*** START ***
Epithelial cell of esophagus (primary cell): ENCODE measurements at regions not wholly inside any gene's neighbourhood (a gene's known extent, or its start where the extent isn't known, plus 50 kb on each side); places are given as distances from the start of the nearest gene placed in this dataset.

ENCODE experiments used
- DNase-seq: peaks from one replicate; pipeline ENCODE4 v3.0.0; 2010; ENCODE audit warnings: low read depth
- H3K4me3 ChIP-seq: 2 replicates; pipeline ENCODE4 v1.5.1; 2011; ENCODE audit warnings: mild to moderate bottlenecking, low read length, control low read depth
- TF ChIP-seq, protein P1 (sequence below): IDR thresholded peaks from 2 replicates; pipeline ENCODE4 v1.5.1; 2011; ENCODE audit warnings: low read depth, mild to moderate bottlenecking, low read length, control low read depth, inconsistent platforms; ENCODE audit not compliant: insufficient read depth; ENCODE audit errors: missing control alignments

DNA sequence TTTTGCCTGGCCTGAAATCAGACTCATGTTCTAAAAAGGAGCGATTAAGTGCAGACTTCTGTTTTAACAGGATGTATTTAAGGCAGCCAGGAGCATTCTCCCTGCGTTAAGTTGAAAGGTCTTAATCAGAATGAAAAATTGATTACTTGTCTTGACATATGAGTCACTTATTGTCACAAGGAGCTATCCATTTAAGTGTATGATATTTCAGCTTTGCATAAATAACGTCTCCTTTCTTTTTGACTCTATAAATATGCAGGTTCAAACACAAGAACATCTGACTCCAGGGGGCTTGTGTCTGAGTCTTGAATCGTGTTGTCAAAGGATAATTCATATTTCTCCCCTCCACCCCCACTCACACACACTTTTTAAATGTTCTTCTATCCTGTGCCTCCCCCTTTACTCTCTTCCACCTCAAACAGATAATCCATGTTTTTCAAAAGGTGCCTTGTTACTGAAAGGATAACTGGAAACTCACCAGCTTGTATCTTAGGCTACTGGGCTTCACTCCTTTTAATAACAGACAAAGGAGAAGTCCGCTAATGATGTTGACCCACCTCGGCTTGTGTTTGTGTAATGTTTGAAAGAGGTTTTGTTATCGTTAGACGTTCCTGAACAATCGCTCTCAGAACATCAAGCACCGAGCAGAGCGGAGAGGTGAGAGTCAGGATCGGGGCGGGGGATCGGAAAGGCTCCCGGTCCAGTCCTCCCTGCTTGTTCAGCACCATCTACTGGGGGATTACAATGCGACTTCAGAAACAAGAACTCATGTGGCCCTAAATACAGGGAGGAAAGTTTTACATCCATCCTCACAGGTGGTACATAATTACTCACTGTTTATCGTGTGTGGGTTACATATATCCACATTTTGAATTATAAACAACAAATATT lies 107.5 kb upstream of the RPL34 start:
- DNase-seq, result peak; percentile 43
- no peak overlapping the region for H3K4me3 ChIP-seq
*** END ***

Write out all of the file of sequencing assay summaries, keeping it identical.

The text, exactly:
Epithelial cell of esophagus (primary cell): ENCODE measurements at regions not wholly inside any gene's neighbourhood (a gene's known extent, or its start where the extent isn't known, plus 50 kb on each side); places are given as distances from the start of the nearest gene placed in this dataset.

ENCODE experiments used
- DNase-seq: peaks from one replicate; pipeline ENCODE4 v3.0.0; 2010; ENCODE audit warnings: low read depth
- H3K4me3 ChIP-seq: 2 replicates; pipeline ENCODE4 v1.5.1; 2011; ENCODE audit warnings: mild to moderate bottlenecking, low read length, control low read depth
- TF ChIP-seq, protein P1 (sequence below): IDR thresholded peaks from 2 replicates; pipeline ENCODE4 v1.5.1; 2011; ENCODE audit warnings: low read depth, mild to moderate bottlenecking, low read length, control low read depth, inconsistent platforms; ENCODE audit not compliant: insufficient read depth; ENCODE audit errors: missing control alignments

DNA sequence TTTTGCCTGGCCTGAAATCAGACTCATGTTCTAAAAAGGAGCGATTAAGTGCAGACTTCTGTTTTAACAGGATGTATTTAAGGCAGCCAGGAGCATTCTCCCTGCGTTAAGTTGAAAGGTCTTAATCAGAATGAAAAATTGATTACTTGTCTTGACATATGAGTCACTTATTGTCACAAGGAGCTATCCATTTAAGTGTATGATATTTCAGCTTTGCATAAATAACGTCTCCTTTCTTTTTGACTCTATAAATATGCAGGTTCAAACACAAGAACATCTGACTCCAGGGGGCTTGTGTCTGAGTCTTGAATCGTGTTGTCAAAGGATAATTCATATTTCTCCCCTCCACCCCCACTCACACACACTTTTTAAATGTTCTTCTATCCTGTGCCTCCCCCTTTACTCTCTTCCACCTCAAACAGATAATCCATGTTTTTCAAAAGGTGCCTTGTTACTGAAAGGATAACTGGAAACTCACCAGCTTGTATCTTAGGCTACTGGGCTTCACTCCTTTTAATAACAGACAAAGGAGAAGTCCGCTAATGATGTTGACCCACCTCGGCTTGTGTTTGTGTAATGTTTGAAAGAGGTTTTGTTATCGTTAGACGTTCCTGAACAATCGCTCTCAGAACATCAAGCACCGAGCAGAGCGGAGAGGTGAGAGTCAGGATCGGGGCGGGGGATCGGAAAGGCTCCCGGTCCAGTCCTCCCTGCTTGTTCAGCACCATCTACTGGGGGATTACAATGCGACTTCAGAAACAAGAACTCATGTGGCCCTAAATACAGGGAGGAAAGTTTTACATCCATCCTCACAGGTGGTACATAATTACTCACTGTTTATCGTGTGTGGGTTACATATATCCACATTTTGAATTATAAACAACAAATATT lies 107.5 kb upstream of the RPL34 start:
- DNase-seq, result peak; percentile 43
- no peak overlapping the region for H3K4me3 ChIP-seq